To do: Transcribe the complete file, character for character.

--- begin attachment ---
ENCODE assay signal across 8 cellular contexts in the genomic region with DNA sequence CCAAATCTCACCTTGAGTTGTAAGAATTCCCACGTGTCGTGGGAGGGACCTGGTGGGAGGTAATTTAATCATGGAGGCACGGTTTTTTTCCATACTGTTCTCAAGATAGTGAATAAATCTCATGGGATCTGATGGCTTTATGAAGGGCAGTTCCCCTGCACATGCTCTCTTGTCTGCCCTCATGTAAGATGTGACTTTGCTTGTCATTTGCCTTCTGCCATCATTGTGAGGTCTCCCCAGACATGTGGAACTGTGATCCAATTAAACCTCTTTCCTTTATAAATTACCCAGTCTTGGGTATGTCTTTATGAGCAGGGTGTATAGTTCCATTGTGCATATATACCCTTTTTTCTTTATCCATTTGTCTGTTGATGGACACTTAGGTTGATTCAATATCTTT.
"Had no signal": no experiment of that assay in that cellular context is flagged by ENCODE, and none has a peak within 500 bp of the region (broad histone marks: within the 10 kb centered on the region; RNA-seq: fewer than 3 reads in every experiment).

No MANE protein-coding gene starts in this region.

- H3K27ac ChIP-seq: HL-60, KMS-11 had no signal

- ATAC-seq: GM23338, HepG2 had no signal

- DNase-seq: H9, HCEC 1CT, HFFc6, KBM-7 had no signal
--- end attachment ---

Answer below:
ENCODE assay signal across 8 cellular contexts in the genomic region with DNA sequence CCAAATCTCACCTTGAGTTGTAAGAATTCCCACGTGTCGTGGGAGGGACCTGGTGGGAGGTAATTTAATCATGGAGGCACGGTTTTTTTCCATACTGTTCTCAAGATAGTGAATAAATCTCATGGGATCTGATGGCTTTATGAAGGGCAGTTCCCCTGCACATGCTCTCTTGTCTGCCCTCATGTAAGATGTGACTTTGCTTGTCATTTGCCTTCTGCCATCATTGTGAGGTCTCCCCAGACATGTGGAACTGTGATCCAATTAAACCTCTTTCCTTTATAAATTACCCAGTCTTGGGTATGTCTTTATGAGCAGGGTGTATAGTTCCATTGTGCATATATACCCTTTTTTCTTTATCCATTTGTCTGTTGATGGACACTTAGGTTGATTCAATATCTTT.
"Had no signal": no experiment of that assay in that cellular context is flagged by ENCODE, and none has a peak within 500 bp of the region (broad histone marks: within the 10 kb centered on the region; RNA-seq: fewer than 3 reads in every experiment).

No MANE protein-coding gene starts in this region.

- H3K27ac ChIP-seq: HL-60, KMS-11 had no signal

- ATAC-seq: GM23338, HepG2 had no signal

- DNase-seq: H9, HCEC 1CT, HFFc6, KBM-7 had no signal